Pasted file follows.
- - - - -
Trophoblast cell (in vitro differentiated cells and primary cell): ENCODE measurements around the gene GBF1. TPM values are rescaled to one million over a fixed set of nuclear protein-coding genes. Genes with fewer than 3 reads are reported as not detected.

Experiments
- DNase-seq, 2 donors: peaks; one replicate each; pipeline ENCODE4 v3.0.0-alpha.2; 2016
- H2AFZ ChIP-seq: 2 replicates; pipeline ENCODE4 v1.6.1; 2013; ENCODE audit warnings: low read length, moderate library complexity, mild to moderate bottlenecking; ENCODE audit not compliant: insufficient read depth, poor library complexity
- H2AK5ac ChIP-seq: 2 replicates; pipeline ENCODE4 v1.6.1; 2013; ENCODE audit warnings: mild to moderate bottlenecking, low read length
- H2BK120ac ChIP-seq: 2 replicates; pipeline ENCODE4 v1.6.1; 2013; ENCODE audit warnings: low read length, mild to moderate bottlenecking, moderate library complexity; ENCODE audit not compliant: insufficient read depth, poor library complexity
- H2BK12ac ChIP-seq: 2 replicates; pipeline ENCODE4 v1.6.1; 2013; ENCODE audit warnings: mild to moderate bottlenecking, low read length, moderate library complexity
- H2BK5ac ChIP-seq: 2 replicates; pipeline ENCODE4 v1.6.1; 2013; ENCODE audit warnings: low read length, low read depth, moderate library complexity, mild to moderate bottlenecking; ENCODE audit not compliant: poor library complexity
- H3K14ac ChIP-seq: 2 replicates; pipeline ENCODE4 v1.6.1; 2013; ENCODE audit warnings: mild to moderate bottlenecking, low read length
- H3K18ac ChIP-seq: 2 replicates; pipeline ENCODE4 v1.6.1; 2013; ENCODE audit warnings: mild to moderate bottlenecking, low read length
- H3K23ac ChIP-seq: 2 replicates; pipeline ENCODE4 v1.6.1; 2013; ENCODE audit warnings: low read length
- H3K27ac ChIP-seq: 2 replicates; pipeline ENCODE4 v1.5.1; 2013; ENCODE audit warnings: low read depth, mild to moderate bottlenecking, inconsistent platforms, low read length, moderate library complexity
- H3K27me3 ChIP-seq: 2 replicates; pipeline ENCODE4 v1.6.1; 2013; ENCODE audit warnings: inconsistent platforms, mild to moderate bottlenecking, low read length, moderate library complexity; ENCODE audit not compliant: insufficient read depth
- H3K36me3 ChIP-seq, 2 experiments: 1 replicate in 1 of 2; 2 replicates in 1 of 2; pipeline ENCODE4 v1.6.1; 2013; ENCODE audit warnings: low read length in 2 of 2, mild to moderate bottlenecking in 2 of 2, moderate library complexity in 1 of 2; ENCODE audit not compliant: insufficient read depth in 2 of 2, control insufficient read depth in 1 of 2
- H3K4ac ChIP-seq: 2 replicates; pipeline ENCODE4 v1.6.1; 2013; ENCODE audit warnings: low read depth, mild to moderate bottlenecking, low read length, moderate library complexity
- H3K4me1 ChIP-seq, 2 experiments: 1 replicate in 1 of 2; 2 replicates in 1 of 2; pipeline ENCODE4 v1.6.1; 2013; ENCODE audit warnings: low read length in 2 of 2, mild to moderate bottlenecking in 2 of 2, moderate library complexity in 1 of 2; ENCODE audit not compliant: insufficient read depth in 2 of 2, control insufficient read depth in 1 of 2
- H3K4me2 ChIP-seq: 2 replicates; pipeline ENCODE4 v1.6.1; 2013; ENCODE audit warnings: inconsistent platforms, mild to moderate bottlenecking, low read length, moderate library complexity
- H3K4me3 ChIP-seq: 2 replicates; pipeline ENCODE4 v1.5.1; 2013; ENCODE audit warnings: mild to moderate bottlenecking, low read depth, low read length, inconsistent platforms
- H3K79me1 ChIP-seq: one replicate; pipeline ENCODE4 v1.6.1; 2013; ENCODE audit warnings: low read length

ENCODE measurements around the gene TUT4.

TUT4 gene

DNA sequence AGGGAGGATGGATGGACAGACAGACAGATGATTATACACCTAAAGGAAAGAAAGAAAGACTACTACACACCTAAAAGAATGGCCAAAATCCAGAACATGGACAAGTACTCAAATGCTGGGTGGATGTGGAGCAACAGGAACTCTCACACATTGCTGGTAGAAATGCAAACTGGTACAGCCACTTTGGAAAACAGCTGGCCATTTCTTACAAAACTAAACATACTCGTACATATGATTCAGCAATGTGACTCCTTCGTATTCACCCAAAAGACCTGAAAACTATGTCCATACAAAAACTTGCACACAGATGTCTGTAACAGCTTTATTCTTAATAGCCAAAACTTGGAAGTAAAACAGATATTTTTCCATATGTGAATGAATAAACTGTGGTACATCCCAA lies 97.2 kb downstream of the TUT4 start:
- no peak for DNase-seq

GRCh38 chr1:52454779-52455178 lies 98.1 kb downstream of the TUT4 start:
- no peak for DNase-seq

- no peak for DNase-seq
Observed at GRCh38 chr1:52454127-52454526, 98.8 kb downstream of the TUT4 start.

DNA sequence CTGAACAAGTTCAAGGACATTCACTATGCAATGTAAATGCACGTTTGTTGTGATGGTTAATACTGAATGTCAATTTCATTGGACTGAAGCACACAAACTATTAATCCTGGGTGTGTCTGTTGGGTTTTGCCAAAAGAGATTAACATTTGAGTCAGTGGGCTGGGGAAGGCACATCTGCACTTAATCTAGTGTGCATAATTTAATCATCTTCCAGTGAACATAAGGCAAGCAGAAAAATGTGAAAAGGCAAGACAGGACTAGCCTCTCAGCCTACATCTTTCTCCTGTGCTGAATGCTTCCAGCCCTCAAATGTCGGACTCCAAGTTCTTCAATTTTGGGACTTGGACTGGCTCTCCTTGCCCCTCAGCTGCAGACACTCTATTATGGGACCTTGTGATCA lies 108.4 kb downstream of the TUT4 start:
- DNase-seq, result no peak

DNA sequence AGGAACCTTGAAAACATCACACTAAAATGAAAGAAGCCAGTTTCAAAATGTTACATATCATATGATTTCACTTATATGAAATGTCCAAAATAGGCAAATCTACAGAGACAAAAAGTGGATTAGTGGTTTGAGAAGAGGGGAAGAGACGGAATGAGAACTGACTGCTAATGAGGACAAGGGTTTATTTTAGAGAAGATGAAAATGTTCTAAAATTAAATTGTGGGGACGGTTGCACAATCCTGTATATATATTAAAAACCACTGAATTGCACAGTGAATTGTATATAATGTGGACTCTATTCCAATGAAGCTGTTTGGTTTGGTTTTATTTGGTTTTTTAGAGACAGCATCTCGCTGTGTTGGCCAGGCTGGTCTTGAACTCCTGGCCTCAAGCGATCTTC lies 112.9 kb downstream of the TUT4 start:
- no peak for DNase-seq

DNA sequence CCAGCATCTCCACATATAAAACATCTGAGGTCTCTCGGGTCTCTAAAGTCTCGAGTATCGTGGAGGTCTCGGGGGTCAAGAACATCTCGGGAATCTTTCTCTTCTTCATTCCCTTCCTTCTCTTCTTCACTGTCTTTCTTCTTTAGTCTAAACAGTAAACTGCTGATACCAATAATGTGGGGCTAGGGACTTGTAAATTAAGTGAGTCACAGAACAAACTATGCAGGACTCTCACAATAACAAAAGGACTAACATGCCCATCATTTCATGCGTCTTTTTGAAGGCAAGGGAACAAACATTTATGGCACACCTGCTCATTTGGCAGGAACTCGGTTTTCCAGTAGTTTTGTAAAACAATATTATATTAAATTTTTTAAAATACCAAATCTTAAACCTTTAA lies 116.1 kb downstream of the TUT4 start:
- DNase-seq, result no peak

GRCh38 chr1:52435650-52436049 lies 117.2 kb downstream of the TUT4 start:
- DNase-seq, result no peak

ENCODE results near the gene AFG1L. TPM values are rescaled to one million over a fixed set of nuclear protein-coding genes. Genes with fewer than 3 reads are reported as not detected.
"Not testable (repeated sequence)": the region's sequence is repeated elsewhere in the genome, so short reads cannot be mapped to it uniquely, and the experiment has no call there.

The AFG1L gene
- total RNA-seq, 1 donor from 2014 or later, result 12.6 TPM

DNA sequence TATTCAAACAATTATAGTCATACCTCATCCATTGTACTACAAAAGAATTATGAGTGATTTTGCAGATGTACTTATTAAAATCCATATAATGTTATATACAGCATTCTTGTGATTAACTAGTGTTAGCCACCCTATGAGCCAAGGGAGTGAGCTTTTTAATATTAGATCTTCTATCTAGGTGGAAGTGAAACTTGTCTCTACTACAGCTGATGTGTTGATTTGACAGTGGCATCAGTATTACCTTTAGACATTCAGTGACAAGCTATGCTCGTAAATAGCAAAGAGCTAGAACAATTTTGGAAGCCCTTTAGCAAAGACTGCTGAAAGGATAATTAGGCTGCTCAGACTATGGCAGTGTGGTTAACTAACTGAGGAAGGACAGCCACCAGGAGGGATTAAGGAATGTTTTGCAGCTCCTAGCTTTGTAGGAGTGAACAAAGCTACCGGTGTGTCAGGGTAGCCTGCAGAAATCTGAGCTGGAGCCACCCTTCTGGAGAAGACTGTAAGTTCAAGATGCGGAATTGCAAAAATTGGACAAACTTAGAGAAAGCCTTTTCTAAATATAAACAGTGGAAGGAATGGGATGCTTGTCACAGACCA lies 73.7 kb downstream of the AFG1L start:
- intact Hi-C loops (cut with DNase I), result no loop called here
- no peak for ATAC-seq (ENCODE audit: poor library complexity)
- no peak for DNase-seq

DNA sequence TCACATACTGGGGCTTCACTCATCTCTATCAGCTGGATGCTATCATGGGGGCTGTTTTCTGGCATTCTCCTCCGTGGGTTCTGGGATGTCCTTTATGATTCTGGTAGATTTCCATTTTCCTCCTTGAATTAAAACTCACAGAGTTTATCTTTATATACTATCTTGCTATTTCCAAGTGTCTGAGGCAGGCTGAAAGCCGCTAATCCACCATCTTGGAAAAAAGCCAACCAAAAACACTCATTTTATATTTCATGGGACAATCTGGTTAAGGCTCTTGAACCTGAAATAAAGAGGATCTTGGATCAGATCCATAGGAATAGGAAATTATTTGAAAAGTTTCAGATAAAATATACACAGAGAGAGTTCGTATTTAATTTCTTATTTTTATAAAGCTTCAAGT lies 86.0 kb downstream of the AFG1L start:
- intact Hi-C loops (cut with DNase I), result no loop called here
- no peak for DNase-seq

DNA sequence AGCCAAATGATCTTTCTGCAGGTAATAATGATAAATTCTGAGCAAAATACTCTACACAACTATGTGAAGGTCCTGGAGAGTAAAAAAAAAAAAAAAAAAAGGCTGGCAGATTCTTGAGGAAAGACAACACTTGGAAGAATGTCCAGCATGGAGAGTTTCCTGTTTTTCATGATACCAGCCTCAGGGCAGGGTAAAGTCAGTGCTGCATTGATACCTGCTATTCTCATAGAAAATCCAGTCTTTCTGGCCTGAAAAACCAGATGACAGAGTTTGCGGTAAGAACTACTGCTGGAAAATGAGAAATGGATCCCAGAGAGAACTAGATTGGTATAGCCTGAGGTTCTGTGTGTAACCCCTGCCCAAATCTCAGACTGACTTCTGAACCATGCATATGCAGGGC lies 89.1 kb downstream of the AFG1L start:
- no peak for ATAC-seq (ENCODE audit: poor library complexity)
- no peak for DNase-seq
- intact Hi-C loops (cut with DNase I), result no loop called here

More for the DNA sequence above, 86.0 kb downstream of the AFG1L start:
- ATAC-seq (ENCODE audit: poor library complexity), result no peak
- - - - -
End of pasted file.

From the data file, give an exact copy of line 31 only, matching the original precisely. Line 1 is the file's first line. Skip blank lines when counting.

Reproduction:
- no peak for DNase-seq